Department of Biomedical Sciences; University of Rhode Island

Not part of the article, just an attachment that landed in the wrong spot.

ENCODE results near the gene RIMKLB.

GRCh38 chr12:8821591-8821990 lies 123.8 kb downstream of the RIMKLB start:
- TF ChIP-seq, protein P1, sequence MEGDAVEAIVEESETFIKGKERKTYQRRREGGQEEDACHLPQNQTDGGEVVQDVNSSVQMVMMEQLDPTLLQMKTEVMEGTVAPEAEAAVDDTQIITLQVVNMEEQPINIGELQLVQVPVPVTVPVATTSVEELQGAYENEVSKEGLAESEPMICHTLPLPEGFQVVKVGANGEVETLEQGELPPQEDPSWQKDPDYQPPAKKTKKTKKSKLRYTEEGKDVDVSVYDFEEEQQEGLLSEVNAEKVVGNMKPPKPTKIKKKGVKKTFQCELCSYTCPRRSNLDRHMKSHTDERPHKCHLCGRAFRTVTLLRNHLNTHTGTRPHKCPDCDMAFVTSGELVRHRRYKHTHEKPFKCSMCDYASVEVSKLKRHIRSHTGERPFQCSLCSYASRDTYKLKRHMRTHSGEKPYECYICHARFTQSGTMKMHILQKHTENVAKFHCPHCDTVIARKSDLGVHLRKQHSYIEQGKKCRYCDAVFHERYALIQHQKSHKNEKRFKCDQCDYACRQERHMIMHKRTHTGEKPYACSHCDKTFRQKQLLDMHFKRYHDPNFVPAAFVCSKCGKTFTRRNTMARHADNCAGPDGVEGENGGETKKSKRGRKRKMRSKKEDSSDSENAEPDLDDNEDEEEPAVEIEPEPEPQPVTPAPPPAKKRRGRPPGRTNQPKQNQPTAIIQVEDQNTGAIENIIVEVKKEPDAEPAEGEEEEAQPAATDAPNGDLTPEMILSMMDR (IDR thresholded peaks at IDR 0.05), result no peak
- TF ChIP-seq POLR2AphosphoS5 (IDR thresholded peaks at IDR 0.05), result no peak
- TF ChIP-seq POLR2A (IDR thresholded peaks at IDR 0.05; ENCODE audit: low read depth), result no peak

Alzheimer's disease (AD) is a progressive neurodegenerative disorder whose clinical manifestations appear in old age. The hallmark pathological features of AD (amyloid plaques and associated proteins) are present in normal aging indivduals suggesting that AD may result from the acceleration of normal age-related processes in the brain. The sporadic nature of most AD cases strongly argues for a role for an environmental link that may drive AD pathogenesis; however, it is not clear when this may occur. Therefore it is important to identify environmental triggers and to pinpoint the period during which such factors pose the greatest risk. Recently, we have reported that developmental exposure of rats to the xenobiotic metal lead (Pb) resulted in a delayed over-expression (20 months later) in the amyloid precursor protein (APP) and its amyloidogenic Ab product (Basha et al., 2005). These findings suggested that environmental influences occurring during brain development pre-determine the expression and regulation of APP later in life, potentially influencing the course of amyloidogenesis. In order to link these molecular perturbations to possible pathological consequences associated with AD, we have acquired the brains of monkeys who have been similarly exposed to Pb as infants in the 1980's. Primates are among the few animal models that express amyloid plaques and other AD pathological features that are absent in normal non-transgenic rodents. Preliminary experiments in tissue derived from these primates demonstrate that the APP mRNA, APP, and Ab are elevated in old monkeys developmentally-exposed to Pb. Immunohistochemical staining for Ab showed that early exposure to Pb altered the distribution of intracellular Ab staining and plaques formation. Furthermore, we found that the activity of the selective DNA methyltransferase was significantly decreased in these old monkeys, suggesting that alterations in epigenetic control of gene expression had occurred in the exposed animals. Our current FeBAD grants supports lifespan studies with mice in order to develop a baseline for molecular and pathological changes due to various developmental exposure scenarios and allow us to extend our studies to a very late period in life as well as permit the utilization of APP transgenic mice for future work.